Before we move on, Sadie observes that the wines are “brutally” young. “A wine needs to be locked away for at least 20 years. He’s like that guy sitting in the corner at the bar, quiet, sullen, mulling over his beer. There is a moer of story there… Decanting is cheating. You must learn to wait. Drink a good rosé if you have to, in the meantime.” And now for the whites…
Old Vine Series Skerpioen 2016 (a field blend of Chenin and Palomino)
The block lives on pure white sea sand, with underlying white chalk bedrock, co-harvested and whole bunch pressed, lees contact for at least a year, the result appearing saline, fresh and linear. “If you are poor like us and can’t afford champagne, drink this with oysters,” says Sadie. Ageability guaranteed.
Old Vine Series Skurfberg 2016 (from Chenin Blanc)
The wine from the mystical place near Clanwilliam in the Olifantsrivier where my Old Vine Project colleague Jaco Engelbrecht and I “saw the dragons” and met the special people who grow these vineyards (see here and here). Sadie says this is one of biggest finds in the country, thanks to Rosa Kruger. “It’s a whole new world and we are planting more. This and Tinta Barocca are not swimming pool wines, you see food when you taste them.”
Old Vine Series Kokerboom 2016 (from Semillon and Semillon Gris)
And while the vineyard for is only 50km apart from the Skurfberg, the two wines taste different, even further apart than you might possibly expect. This vintage seems particularly full and textured.
Old Vine Series ‘T Voetpad (field blend)
Situated on the Malgasberg close to Piketberg, this vineyard was the source of vinous and spiritual pleasure for close to 100 years as part of the farm’s positioning as a service to weary travellers on “Het Voetpad”, literally meaning foot path. A trade route.
“This is one of the most diverse field blends I’ve ever seen with the Chenin and Muscat planted in 1900 and both the Semillon blanc (Groendruif) and gris as well as the Palomino in 1928. This is a great example of vines growing old together and morphing into harmony,” says Sadie. He used to harvest and vinify separately but currently co-harvest and -ferment. He reckons it makes a better wine, as if they walk the path together more harmoniously.
Old Vine Series Mev. Kirsten 2016 (Chenin Blanc)
This was Sadie’s first wine in his Old Vine Series. He says the vineyard has picked up a bit of Stellenbosch, being an “urban vineyard”, with students jog and cycle by daily and he even finds golf balls in the 1.2ha parcel on the edge of the Rozendal neighbourhood. It’s a mysterious wine though, oldest Chenin in South Africa and not keen to have an owner, he says during the year he feels he loses her, being unpredictable and a source of frustration. “Sometimes the wine smells like a perlemoen you forgot under your bakkie seat.” But she comes together after 12 months and bottles beautifully.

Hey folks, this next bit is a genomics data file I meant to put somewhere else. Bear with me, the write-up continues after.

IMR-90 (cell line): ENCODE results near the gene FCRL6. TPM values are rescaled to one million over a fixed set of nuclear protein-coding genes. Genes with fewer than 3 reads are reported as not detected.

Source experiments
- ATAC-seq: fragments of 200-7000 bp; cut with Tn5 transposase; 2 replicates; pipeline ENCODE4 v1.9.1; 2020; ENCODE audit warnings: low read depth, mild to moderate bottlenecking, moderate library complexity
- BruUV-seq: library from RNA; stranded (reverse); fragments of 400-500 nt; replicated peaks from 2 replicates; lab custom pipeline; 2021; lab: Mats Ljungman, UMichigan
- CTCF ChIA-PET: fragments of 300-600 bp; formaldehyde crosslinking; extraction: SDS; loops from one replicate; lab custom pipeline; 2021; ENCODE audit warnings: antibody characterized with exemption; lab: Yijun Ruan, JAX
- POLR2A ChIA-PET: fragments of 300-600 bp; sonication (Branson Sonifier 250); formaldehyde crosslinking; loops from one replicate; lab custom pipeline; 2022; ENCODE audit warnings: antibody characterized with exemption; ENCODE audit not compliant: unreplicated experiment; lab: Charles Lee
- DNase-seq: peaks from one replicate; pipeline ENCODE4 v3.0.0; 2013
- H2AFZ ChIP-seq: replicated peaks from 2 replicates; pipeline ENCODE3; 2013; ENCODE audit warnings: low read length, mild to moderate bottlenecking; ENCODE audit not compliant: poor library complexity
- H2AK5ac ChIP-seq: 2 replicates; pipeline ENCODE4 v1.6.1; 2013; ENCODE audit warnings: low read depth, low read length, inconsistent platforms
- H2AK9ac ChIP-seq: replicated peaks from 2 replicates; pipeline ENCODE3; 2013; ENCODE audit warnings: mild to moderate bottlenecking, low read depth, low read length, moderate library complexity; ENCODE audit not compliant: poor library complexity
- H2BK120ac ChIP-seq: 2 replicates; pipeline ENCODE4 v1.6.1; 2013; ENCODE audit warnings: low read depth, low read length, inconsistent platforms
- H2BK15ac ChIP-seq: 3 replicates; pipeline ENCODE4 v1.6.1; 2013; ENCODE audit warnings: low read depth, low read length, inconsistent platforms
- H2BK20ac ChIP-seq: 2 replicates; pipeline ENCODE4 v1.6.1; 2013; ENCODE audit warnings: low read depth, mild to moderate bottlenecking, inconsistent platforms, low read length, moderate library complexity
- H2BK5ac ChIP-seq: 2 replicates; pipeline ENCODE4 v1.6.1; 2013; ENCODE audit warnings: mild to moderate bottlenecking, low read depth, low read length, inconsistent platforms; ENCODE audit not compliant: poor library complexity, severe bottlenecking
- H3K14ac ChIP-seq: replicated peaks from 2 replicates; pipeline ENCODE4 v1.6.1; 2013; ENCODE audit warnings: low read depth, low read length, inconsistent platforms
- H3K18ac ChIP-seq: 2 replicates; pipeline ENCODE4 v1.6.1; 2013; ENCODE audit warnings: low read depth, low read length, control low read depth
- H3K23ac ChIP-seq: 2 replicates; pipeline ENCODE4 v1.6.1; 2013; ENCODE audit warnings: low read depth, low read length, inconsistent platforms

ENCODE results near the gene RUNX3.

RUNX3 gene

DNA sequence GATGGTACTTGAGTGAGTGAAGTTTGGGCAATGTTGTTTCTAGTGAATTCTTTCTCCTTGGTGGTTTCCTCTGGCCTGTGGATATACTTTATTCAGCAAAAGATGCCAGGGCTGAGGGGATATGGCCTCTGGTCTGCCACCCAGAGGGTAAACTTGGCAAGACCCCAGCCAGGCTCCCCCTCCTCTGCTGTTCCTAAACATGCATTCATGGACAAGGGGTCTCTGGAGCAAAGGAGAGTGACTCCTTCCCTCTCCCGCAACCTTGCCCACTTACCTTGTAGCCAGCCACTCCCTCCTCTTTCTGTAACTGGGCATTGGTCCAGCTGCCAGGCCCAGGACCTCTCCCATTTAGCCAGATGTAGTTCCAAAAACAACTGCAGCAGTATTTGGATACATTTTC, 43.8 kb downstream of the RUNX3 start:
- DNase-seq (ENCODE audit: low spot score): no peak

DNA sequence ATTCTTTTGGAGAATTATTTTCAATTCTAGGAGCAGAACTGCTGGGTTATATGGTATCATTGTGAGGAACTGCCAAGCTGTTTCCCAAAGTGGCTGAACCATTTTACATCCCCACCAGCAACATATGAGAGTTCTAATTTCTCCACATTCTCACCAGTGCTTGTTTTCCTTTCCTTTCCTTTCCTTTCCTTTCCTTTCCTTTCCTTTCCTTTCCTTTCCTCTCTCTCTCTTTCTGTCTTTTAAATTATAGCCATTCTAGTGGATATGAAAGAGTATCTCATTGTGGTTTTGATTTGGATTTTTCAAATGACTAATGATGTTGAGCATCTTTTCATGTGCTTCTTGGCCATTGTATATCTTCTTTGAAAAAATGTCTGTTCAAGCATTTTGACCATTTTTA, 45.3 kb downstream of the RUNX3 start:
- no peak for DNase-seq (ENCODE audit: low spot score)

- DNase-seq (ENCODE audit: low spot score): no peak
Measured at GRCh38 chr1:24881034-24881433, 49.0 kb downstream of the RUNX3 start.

The final white wine to be tasted is the Palladius 2015, made from 11 varieties and vinified in clay amphorae and concrete eggs, the aim here to get as much fruit density and texture as possible. “Age this wine, please. We know it is a white, but age it!” says Sadie.
But then arrives a witblits called Blitsem. One of the reasons we have these old blocks in far-flung areas of the country was for witblits, a clear spirit or moonshine made by the original frontier farmers. This very palatable digestif is made from Hanepoot which grows among the other varieties in the Skerpioen vineyard, Sadie serving it with some Pinotage and fennel salami and delicious West Coast rollmops.
Sadie concludes, “All our wines, red and white, are made and treated similarly. There is no preferential treatment. Then you can see their potential and how they can perform. For if not, it be a matter of Bridge House and Kayamandi.”
- André Morgenthal has experience in both winemaking and wine tourism, having worked vintages in Burgundy and South Africa, as well as running his own wine tourism company. After a 15-year tenure at Wines of South Africa as communications manager, he is now an independent consultant, his primary involvement being with the Old Vine Project.